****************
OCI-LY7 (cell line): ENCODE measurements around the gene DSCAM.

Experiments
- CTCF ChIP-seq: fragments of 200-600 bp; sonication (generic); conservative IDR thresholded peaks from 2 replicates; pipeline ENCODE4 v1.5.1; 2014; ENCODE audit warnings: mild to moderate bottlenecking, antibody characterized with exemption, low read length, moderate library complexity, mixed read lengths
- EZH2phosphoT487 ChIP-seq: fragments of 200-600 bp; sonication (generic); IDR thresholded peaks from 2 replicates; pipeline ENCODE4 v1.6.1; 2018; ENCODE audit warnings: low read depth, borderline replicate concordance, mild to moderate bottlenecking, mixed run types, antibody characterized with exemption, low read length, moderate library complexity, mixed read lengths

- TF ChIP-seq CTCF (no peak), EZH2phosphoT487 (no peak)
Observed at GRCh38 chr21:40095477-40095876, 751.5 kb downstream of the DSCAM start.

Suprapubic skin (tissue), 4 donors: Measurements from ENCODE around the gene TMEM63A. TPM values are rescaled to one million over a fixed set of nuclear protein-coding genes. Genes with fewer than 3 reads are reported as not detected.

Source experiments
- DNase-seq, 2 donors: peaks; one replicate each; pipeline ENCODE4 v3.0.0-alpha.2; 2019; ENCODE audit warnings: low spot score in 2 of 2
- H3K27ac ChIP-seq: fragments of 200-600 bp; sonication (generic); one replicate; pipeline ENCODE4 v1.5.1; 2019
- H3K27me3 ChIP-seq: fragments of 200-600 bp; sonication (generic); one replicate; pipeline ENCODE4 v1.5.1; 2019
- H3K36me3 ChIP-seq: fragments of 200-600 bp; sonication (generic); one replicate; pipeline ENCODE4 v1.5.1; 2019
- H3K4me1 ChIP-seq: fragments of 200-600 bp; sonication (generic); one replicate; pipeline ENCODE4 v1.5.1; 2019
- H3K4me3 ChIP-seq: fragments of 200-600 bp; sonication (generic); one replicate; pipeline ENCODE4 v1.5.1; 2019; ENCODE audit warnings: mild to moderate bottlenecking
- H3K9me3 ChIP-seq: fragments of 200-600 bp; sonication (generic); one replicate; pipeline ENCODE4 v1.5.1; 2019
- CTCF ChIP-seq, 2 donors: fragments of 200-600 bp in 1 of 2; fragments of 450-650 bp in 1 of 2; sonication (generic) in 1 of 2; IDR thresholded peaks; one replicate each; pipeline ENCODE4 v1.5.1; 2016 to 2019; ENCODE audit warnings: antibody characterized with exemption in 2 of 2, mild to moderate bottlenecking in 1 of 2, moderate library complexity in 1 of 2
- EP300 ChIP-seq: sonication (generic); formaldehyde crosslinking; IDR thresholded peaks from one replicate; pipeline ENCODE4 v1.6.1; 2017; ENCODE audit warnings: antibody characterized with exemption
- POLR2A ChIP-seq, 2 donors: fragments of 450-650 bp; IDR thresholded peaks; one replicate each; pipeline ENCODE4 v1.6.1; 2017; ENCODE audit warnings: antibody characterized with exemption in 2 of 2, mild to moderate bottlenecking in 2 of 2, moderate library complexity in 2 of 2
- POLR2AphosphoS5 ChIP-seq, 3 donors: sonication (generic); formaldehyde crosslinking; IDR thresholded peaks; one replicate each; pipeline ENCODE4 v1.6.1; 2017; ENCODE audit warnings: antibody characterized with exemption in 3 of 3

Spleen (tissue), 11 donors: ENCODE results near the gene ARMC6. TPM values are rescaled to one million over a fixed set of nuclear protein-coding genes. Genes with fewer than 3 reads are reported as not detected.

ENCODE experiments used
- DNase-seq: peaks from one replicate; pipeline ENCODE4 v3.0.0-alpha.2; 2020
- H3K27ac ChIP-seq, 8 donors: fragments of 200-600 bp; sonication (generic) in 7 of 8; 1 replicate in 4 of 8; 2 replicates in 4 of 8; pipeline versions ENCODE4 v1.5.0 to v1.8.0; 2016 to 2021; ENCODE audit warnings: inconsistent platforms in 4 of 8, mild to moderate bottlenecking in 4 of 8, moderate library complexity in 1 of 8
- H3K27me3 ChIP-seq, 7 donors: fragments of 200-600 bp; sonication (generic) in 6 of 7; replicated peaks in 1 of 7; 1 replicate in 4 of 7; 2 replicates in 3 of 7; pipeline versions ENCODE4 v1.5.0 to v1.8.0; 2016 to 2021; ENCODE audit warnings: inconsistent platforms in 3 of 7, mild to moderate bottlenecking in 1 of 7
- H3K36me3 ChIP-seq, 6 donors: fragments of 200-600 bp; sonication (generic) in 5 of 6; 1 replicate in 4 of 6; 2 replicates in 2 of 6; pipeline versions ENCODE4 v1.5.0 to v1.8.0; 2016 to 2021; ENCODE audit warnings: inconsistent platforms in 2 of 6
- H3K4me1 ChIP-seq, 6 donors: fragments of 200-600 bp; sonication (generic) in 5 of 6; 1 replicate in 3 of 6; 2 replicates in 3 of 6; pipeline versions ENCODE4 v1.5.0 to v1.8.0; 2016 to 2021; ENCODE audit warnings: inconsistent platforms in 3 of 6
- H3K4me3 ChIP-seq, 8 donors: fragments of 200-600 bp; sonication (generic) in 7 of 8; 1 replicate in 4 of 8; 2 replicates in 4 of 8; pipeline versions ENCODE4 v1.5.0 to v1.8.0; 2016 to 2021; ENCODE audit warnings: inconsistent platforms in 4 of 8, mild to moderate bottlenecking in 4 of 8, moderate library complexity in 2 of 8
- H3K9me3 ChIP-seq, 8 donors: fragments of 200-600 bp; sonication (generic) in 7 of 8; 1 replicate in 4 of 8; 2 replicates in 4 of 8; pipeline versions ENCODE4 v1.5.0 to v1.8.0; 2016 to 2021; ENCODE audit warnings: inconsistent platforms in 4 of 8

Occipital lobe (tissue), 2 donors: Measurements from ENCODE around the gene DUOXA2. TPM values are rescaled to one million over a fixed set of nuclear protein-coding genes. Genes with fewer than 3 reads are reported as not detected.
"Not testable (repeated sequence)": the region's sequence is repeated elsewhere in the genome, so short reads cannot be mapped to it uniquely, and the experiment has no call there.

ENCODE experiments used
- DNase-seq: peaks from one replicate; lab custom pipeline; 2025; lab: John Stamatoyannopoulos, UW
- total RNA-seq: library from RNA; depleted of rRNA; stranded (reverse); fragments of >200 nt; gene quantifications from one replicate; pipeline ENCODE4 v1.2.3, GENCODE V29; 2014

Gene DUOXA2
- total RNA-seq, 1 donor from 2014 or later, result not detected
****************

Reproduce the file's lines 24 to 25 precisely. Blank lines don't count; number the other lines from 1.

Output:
- H3K27me3 ChIP-seq, 7 donors: fragments of 200-600 bp; sonication (generic) in 6 of 7; replicated peaks in 1 of 7; 1 replicate in 4 of 7; 2 replicates in 3 of 7; pipeline versions ENCODE4 v1.5.0 to v1.8.0; 2016 to 2021; ENCODE audit warnings: inconsistent platforms in 3 of 7, mild to moderate bottlenecking in 1 of 7
- H3K36me3 ChIP-seq, 6 donors: fragments of 200-600 bp; sonication (generic) in 5 of 6; 1 replicate in 4 of 6; 2 replicates in 2 of 6; pipeline versions ENCODE4 v1.5.0 to v1.8.0; 2016 to 2021; ENCODE audit warnings: inconsistent platforms in 2 of 6